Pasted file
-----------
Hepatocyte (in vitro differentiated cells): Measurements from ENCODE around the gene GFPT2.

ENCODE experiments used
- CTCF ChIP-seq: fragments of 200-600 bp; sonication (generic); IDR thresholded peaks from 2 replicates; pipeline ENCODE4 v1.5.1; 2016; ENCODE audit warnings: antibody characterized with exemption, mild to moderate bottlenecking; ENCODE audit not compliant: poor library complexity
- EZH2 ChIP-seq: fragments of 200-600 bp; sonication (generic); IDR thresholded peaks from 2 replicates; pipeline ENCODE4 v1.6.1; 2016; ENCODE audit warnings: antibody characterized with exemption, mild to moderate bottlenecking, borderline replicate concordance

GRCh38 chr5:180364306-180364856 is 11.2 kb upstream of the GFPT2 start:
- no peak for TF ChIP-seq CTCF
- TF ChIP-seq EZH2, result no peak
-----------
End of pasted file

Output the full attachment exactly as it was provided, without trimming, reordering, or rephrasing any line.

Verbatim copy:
Hepatocyte (in vitro differentiated cells): Measurements from ENCODE around the gene GFPT2.

ENCODE experiments used
- CTCF ChIP-seq: fragments of 200-600 bp; sonication (generic); IDR thresholded peaks from 2 replicates; pipeline ENCODE4 v1.5.1; 2016; ENCODE audit warnings: antibody characterized with exemption, mild to moderate bottlenecking; ENCODE audit not compliant: poor library complexity
- EZH2 ChIP-seq: fragments of 200-600 bp; sonication (generic); IDR thresholded peaks from 2 replicates; pipeline ENCODE4 v1.6.1; 2016; ENCODE audit warnings: antibody characterized with exemption, mild to moderate bottlenecking, borderline replicate concordance

GRCh38 chr5:180364306-180364856 is 11.2 kb upstream of the GFPT2 start:
- no peak for TF ChIP-seq CTCF
- TF ChIP-seq EZH2, result no peak